- What does a (periodic) evaluation of the learn/work environment consist of to improve and secure performance?
- How do you align accommodation risk management with the organisation’s approach to risk management?
- How do you enrich the input for quarterly reports, the annual budget and the annual report with qualitative data, in addition to the quantitative data?
The answers to the above 7 questions give insight into where is it in line with policy and strategy and where are there substantial deviations. How bad are the deviations and what can go wrong as a result (risks)? Is adjustment necessary/desired? What does it yield and what does it cost in terms of effort/money?
The Real Estate GPS offers smart systematic data collection that considers that the specific requirements and focus areas may vary depending on the type of building and its intended use. The Key Performance Indicators (KPIs) that are relevant to your building’s operations and objectives are based on the eight constraints of a project: Scope, Time, Resources, Experience, Risk, Information, Cost, and Quality (STRERICQ). This supports a periodic 360° feedback survey about the learn/work environment to unlock potential and formulate the risks, the control measures and the actions. An approach that integrates many different angles into a more cohesive whole.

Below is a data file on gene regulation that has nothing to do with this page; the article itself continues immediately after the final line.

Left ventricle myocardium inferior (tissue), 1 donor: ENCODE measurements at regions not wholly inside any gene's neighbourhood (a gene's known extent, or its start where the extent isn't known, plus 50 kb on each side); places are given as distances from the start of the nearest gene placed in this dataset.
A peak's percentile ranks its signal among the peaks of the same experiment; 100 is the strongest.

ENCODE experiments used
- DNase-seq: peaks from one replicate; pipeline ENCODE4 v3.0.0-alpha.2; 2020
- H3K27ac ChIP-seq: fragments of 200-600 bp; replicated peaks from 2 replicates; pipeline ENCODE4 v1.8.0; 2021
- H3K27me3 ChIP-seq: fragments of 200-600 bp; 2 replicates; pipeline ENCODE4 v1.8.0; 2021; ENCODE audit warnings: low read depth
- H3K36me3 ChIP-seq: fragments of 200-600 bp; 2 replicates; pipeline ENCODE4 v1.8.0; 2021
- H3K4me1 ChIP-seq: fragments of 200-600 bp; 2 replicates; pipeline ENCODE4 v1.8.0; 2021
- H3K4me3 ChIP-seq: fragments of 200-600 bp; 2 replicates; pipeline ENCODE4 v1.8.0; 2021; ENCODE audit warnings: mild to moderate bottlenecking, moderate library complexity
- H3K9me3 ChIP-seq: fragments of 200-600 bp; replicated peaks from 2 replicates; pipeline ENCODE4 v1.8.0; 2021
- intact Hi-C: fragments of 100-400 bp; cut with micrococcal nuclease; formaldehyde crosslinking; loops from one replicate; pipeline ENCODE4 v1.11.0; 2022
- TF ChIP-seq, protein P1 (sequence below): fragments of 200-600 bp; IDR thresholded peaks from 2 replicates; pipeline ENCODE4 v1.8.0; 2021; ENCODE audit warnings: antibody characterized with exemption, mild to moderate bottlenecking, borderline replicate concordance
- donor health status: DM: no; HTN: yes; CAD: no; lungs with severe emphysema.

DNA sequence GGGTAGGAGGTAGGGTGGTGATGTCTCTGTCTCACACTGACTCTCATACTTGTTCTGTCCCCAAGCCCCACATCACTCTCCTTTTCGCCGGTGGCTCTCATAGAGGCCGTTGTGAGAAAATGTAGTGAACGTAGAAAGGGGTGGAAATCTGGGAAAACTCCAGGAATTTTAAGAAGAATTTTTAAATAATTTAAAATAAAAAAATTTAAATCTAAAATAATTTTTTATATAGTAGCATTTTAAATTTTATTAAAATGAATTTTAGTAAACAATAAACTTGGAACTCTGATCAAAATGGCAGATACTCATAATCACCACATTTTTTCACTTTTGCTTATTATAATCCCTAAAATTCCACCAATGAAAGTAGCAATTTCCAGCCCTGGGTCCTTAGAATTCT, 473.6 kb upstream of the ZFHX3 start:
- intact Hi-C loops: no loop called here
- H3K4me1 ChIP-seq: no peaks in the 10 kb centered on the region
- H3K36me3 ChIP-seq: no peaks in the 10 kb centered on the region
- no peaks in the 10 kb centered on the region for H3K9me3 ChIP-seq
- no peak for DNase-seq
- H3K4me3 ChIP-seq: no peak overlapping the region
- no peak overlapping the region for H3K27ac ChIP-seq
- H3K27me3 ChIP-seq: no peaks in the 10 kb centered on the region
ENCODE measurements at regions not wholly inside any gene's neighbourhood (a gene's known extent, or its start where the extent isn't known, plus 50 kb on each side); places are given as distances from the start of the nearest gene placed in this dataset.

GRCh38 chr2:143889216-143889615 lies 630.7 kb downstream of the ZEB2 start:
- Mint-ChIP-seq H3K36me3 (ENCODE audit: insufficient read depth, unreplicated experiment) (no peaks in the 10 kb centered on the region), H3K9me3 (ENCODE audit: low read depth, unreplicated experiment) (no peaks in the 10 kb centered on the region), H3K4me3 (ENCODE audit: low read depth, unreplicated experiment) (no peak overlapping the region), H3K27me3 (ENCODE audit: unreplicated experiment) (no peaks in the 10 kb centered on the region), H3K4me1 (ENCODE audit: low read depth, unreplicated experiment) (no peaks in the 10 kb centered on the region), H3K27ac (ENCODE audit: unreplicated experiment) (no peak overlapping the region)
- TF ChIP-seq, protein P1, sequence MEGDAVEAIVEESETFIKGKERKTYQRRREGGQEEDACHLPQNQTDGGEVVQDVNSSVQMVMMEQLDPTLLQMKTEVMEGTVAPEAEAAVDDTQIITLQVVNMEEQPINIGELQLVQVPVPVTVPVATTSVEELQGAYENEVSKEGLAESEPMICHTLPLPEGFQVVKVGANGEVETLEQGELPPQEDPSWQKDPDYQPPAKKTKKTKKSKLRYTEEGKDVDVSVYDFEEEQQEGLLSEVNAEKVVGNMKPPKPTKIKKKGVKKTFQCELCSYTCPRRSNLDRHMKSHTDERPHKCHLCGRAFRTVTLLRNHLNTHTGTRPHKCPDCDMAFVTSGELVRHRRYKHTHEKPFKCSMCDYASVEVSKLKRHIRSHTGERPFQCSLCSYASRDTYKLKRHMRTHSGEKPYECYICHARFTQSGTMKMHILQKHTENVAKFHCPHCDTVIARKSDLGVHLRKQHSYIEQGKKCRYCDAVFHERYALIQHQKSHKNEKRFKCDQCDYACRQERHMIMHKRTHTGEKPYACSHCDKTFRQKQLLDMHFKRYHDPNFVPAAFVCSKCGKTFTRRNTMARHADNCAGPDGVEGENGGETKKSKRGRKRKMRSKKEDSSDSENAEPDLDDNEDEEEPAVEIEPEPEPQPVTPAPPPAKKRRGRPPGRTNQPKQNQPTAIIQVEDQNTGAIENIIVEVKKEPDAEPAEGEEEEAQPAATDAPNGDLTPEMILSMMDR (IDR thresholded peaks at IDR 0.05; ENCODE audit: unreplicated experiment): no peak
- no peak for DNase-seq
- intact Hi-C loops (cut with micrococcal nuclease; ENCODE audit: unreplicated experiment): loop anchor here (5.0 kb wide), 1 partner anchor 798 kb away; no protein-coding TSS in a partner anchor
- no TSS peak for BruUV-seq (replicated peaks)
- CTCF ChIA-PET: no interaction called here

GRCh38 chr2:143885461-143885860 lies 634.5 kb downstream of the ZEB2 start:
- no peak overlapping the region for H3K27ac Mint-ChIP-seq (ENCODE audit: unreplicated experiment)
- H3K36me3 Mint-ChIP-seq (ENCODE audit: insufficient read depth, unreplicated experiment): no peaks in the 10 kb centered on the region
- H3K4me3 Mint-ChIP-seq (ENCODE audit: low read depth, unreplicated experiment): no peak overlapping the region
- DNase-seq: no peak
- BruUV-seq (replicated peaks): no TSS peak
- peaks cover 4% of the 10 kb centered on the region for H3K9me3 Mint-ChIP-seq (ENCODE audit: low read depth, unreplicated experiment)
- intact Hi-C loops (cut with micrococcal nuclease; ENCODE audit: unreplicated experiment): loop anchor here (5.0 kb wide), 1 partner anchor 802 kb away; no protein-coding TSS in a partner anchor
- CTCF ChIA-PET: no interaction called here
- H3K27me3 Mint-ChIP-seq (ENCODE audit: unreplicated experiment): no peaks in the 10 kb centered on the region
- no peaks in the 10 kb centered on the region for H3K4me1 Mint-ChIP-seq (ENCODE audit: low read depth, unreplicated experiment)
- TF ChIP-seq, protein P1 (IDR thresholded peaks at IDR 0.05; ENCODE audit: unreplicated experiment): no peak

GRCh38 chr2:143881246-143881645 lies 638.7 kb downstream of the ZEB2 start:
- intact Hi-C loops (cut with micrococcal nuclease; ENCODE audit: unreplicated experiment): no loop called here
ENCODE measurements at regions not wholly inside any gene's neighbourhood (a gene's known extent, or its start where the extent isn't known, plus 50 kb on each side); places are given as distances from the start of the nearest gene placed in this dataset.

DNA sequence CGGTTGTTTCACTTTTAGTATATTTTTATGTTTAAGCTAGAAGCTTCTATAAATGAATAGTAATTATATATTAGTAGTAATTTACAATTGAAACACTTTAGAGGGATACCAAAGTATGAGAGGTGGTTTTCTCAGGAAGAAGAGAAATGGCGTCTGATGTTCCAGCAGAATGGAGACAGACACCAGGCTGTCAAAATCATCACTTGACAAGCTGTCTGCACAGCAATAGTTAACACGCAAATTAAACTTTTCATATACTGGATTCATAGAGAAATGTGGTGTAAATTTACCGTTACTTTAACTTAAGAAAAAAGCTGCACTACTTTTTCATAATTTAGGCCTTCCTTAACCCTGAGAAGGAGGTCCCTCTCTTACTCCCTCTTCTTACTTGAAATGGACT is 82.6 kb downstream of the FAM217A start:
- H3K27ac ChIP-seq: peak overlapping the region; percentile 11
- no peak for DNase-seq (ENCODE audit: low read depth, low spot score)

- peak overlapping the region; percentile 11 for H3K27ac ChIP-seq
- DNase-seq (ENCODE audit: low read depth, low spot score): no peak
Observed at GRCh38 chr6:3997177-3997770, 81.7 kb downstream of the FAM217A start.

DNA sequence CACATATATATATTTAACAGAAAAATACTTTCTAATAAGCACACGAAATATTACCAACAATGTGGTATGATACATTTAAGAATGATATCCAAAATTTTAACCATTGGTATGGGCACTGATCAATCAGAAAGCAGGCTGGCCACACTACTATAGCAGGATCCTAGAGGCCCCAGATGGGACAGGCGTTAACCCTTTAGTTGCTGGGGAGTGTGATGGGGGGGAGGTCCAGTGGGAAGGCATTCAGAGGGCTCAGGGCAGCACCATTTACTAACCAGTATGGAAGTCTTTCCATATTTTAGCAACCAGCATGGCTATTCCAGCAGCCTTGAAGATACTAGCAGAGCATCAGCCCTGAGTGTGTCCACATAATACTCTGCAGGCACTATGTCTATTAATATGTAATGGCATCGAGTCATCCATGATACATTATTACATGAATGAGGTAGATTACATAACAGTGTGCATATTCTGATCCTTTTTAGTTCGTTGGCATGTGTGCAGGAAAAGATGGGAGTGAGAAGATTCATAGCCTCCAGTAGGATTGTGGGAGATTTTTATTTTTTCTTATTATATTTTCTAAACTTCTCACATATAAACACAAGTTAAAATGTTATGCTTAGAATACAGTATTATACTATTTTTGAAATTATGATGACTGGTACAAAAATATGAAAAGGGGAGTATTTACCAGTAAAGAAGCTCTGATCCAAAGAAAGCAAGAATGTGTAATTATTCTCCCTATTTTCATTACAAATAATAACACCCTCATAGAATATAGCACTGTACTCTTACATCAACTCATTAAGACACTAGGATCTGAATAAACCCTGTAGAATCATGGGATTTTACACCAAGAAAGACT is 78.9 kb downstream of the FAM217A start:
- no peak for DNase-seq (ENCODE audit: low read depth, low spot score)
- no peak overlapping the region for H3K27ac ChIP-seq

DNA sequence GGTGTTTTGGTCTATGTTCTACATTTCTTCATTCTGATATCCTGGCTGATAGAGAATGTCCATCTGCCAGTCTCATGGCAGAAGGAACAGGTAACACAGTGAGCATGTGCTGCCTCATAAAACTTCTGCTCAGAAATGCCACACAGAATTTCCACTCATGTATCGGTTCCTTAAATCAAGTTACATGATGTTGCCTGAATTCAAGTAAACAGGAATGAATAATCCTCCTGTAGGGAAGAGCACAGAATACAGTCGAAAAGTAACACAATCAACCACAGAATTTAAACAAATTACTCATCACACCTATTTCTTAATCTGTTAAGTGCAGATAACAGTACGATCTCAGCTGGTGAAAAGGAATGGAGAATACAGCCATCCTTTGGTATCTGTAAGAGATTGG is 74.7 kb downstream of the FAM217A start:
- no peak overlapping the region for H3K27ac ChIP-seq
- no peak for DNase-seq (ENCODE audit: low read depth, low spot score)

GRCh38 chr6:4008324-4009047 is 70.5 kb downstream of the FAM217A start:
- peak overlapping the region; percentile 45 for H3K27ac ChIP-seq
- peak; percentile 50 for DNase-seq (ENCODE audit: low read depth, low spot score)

Key Performance Indicators (KPIs) or performance indicators, in general, must be convertible into actions. For each KPI, ask the question ‘What do we do with it in practice?’. If you don’t have a concrete answer to this, it’s not a useful KPI. In practice, many KPIs are often not used but only processed in a dashboard. One should focus on services and policy objectives, not on producing figures. And always link the KPIs to the relevant department or team that can influence them.
A third additional analysis is:
- Satisfaction analysis (subjective opinion survey) – Are the users (employees, students) of the accommodation satisfied and motivated by the learn/work environment? (Engagement) How do they perceive the contribution of the environment to their productivity, study yield, safety, health and well-being?
Success is virtually assured when goals are formulated as concretely and objectively as possible, are prioritized based on their impact and feasibility and improvement plans are drawn up in such a way that there is no doubt about how the plan should be implemented. Indicating in advance how the performance of the learn/work environment is evaluated contributes to creating a feedback loop.